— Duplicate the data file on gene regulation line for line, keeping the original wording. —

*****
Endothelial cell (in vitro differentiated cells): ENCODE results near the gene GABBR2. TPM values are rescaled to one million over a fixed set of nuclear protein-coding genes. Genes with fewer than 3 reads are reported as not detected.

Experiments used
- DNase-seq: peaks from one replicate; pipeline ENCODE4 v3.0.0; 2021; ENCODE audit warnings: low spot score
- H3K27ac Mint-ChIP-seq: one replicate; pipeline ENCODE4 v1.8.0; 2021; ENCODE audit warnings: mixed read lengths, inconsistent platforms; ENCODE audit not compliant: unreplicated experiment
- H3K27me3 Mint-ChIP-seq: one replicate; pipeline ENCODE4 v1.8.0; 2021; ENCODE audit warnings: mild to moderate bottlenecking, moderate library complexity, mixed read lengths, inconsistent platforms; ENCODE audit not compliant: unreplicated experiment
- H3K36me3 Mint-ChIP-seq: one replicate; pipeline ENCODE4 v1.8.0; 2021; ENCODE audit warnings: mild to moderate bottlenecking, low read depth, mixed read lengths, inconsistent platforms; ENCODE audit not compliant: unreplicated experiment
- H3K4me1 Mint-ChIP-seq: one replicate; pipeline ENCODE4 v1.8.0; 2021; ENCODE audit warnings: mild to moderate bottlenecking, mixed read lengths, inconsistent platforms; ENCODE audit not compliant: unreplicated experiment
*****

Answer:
Endothelial cell (in vitro differentiated cells): ENCODE results near the gene GABBR2. TPM values are rescaled to one million over a fixed set of nuclear protein-coding genes. Genes with fewer than 3 reads are reported as not detected.

Experiments used
- DNase-seq: peaks from one replicate; pipeline ENCODE4 v3.0.0; 2021; ENCODE audit warnings: low spot score
- H3K27ac Mint-ChIP-seq: one replicate; pipeline ENCODE4 v1.8.0; 2021; ENCODE audit warnings: mixed read lengths, inconsistent platforms; ENCODE audit not compliant: unreplicated experiment
- H3K27me3 Mint-ChIP-seq: one replicate; pipeline ENCODE4 v1.8.0; 2021; ENCODE audit warnings: mild to moderate bottlenecking, moderate library complexity, mixed read lengths, inconsistent platforms; ENCODE audit not compliant: unreplicated experiment
- H3K36me3 Mint-ChIP-seq: one replicate; pipeline ENCODE4 v1.8.0; 2021; ENCODE audit warnings: mild to moderate bottlenecking, low read depth, mixed read lengths, inconsistent platforms; ENCODE audit not compliant: unreplicated experiment
- H3K4me1 Mint-ChIP-seq: one replicate; pipeline ENCODE4 v1.8.0; 2021; ENCODE audit warnings: mild to moderate bottlenecking, mixed read lengths, inconsistent platforms; ENCODE audit not compliant: unreplicated experiment